Friday, October 07, 2005

action cook

Len Deighton's Action Cookbook - one of NPR's Author's Lowlights
(via As above, kevan)

more at gremolata
The cover shows Deighton stirring a pot of spaghetti while a woman runs her hands suggestively through his hair. He’s got a gun hanging loosely by his side and is looking out at the reader with the kind of knowing glance that’s usually accompanied by a wink.

Comments: action cook

Personally, I preferred the gremolata review; great book, lousy cover.

"While a chapter entitled “Bachelor Foods: (The Quick Cook)” contains two pages on sandwich-making, he also thinks that a vol-au-vent or a Potage Saint Germain should be well within any novice’s grasp. All of the recipes are easy to follow and all, amazingly, work."

This sent me a-hunting through the recipe books for Potage Saint-Germain. Here's a recpe for it:

1 lb dried green split peas; 1 carrot; 1 onion; 1/4 lb bacon trimmings; 2 cloves; 1 bouquet garni; 1/4 lb butter; 1/4 pint cream; 4 pints white stock (chicken or veal).

Soak peas overnight in cold water, bring to the boil in water, skim and drain. Put the chopped vegetables together with the peas, diced bacon and bouquet garni into a saucepan and sweat (saute) slowly for one hour and mix in the stock, bring to the boil, season with sugar and salt. Remove from the heat and add the butter and cream. Serve with fried croutons.

I'd go with the veal stock (much richer than chicken); chopped herbs or a faggot of herbs would be OK substitutes for the bouquet garni. Ham might be preferable to the bacon.

I've been cooking something very similar to this for years, minus the cream. I've even found something a lot like it in tins at the supermarket.
Posted by Gummo Trotsky at October 6, 2005 03:50 PM

Yes - it was mainly the cover and the title that caught my eye. In this related link, (which I forgot to post),essay,68210,10.html
it's explained that:
"It is not a good cookbook. It is a shockingly good cookbook: I can attest that thanks to his "action strips" of cooking instructions in comic-strip form, you and Len can create a fine chicken paprika. How can this be? Hidden within his explanation of dessert trifle is the spymaster's top secret: Deighton was an assistant pastry chef before he turned his attention to pistol silencers and femmes fatales."

I also like recipes in comic book form. I have a great example from England post WW2, with a narrative about a new bride coping with austerity cuisine and unsolicited matronly advice about jerusalem artichokes. Unfortunately, my books aren't here, so can't scan at the moment...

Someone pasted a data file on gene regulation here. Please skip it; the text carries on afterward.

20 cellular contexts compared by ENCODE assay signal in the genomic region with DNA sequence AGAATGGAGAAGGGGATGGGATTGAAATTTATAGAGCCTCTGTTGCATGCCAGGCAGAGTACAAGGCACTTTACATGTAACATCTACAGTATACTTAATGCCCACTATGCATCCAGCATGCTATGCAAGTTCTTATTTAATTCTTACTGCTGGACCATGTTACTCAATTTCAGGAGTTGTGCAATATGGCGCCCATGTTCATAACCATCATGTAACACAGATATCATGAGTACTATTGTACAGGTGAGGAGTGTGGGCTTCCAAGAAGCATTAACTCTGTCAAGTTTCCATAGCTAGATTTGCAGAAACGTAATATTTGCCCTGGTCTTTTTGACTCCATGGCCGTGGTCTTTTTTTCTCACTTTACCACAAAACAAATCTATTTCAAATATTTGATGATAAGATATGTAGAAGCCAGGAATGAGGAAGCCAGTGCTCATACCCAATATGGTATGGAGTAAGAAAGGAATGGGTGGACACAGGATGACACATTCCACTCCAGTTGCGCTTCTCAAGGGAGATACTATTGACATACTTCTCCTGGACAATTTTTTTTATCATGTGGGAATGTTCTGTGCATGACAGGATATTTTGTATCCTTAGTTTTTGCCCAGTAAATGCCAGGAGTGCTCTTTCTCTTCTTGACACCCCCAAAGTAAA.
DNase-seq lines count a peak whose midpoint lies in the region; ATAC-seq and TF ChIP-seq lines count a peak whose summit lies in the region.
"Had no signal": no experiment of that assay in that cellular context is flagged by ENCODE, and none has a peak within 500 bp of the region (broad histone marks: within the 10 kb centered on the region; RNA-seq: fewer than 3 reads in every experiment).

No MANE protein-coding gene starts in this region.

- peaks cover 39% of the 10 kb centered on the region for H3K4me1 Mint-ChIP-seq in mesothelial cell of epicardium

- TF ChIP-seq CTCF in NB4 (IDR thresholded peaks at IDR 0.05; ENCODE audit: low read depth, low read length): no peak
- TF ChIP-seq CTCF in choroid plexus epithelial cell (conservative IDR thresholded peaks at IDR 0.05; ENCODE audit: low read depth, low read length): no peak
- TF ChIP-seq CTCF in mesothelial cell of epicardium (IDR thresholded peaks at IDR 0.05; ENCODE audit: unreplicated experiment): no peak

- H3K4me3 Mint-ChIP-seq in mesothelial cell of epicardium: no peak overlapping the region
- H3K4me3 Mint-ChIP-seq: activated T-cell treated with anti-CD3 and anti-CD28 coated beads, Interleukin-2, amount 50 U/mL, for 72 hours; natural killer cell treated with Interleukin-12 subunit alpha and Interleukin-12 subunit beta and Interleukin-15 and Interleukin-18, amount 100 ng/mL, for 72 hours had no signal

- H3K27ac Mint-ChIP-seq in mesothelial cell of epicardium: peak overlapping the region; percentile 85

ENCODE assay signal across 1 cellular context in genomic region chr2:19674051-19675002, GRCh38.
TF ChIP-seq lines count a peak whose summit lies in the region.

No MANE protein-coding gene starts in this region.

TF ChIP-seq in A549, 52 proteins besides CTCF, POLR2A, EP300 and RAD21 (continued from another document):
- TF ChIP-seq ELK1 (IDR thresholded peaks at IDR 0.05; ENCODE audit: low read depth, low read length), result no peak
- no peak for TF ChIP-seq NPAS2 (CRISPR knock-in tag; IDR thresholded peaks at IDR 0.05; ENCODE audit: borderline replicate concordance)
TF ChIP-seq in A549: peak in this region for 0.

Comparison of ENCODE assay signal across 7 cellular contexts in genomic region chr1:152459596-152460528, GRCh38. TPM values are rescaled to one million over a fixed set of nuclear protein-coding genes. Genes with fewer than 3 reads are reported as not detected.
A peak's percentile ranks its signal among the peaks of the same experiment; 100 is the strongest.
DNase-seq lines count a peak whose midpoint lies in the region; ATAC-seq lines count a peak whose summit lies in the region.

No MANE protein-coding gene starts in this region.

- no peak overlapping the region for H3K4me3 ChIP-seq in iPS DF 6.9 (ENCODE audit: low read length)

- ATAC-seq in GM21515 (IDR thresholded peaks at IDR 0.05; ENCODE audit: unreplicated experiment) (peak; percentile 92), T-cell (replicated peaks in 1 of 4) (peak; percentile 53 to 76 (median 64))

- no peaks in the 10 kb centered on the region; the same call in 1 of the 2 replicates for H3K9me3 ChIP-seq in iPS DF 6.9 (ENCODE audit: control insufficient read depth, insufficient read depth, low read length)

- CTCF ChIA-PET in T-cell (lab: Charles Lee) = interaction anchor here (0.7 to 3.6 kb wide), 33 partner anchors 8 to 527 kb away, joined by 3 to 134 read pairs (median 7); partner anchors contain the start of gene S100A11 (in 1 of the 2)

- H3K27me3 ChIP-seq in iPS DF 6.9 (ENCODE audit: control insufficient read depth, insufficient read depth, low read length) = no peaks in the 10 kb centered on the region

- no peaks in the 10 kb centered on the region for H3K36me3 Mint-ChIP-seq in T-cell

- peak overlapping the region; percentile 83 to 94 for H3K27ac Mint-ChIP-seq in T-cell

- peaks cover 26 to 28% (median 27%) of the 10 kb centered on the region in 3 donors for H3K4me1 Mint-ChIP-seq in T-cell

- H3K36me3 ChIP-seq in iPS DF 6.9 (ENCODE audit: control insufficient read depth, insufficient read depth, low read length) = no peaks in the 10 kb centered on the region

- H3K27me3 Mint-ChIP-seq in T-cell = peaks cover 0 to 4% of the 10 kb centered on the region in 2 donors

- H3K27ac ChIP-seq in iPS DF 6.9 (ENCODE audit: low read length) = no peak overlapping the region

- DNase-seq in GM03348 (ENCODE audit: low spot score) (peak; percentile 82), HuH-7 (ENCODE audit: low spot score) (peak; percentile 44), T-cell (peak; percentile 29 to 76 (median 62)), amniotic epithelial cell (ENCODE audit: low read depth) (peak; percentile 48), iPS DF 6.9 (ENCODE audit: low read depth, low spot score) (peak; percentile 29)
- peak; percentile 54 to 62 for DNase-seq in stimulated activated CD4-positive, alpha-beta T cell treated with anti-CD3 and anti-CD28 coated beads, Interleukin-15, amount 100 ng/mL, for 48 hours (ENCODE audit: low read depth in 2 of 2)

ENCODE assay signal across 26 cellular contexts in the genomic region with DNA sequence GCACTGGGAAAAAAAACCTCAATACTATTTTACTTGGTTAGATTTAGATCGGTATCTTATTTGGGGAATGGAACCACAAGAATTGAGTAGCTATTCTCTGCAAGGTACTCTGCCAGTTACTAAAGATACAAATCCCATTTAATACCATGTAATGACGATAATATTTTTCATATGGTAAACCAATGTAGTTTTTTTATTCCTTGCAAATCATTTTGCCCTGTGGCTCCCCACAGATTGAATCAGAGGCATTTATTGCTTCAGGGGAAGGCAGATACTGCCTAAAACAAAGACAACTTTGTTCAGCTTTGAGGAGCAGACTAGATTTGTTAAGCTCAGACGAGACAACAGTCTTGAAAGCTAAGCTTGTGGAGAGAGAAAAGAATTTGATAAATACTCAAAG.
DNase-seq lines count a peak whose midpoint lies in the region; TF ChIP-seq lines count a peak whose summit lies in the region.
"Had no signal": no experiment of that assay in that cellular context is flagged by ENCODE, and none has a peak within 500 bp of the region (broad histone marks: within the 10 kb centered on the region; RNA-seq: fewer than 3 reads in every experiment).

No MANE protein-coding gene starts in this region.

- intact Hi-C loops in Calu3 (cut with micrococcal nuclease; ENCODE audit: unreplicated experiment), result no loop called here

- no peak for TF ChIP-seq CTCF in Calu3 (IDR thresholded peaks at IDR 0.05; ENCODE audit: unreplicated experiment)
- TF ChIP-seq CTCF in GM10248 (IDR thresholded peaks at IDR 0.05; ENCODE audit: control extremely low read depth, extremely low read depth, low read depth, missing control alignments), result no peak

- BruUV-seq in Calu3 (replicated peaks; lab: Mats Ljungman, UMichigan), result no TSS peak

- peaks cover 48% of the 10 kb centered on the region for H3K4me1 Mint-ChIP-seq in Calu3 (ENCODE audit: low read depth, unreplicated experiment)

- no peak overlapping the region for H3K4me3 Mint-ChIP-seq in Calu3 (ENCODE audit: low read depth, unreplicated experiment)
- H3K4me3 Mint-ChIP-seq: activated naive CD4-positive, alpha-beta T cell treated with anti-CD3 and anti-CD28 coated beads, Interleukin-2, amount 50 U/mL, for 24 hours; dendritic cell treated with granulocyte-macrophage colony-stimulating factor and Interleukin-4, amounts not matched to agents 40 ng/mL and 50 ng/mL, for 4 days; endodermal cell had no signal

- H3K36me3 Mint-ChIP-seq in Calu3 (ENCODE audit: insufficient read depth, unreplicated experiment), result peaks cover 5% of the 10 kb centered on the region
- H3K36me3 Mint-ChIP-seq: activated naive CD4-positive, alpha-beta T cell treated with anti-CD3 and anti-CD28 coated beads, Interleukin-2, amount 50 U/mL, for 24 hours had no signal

Thanks for the recipe. Might have to subsitute something for bacon ("Not Bacon"?) and - would go for the chicken stock over the veal.
Wonder how that would go in comic book form?
Posted by boynton at October 6, 2005 05:03 PM

"Not Bacon" would have to be something salty and smoked, I think. Eel might be interesting.

Not sure how that would look in a comic book though.

PS - I refuse to get dragged into that old veal stock vs chicken stock controversy again.
Posted by Gummo Trotsky at October 6, 2005 06:11 PM

Yeah but can he sing "Melancholy Baby"?
Posted by Francis Xavier Holden at October 6, 2005 07:55 PM

That Potage Saint Germain looks a bit like my Pea 'n' 'am Soup. Whats the essential difference?
Posted by Francis Xavier Holden at October 6, 2005 08:00 PM

Maybe he can whistle Morricone - looks like Spaghetti Western...

I'm almost up to speed now on the history of this book...from Deighton's columns in The Observer
and the Trivia re Ipcress...
"As Deighton was writing a cooking strip appearing in the London Observer, copies of this strip were plastered on the walls of Harry Palmer's kitchen. One trick the spy used, cracking two eggs together with one-hand, was beyond Caine's ability. Viewers of the film might notice Palmer's hands have dark hairs in that shot and not the blond follicles of Michael Caine--they were the hands of Len Deighton. "
Posted by boynton at October 6, 2005 11:16 PM


I dunno what the essential difference would be. And the recipe I found might not be definitive either. Puzzling, isn't it?

It does suggest an easy cheat when you find yourself stuck for a soup for a dinner party though; a couple of tins of pea 'n ham and 200 mls of cream from the supermarket and bingo: Potage Saint-Germain!
Posted by Gummo Trotsky at October 7, 2005 01:22 PM

So it's a gun that's been missing from my veggie curries. The fawning woman and choosing an impressively large dish I have down pat.
"Add smith & wesson 38 special, pause, glance nonchalantly". "Eat".
Posted by peacay at October 7, 2005 02:17 PM

a gun cook

fire up stove...
walk ten paces
shoot cupboard open...
take out the pasta
pump 5 rounds of spaghetti into saucepan
ponder fwiw

Posted by boynton at October 7, 2005 04:02 PM

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